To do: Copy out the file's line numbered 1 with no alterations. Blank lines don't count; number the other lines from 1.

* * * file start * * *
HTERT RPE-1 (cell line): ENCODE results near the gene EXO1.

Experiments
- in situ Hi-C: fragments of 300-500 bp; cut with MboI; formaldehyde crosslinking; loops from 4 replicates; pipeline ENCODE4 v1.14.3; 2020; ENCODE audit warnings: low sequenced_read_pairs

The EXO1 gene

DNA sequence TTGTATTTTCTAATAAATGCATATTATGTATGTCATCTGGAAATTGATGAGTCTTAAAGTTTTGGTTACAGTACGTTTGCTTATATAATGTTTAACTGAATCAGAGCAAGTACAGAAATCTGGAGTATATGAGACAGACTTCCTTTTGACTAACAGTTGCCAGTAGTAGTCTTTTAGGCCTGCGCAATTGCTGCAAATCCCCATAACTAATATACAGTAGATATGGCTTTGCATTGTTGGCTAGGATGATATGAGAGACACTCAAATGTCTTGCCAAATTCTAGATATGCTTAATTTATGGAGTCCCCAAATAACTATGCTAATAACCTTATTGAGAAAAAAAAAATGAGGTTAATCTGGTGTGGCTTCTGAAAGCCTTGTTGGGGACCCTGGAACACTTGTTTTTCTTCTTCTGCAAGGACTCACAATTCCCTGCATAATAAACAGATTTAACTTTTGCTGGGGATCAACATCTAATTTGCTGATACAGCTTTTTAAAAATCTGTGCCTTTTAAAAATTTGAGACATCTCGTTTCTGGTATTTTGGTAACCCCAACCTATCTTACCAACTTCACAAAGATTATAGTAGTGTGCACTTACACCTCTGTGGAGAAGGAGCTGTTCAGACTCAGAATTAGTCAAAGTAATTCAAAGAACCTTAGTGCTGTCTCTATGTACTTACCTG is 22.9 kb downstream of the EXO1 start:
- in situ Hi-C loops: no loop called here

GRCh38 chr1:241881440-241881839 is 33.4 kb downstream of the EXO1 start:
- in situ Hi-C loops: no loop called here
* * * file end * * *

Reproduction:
HTERT RPE-1 (cell line): ENCODE results near the gene EXO1.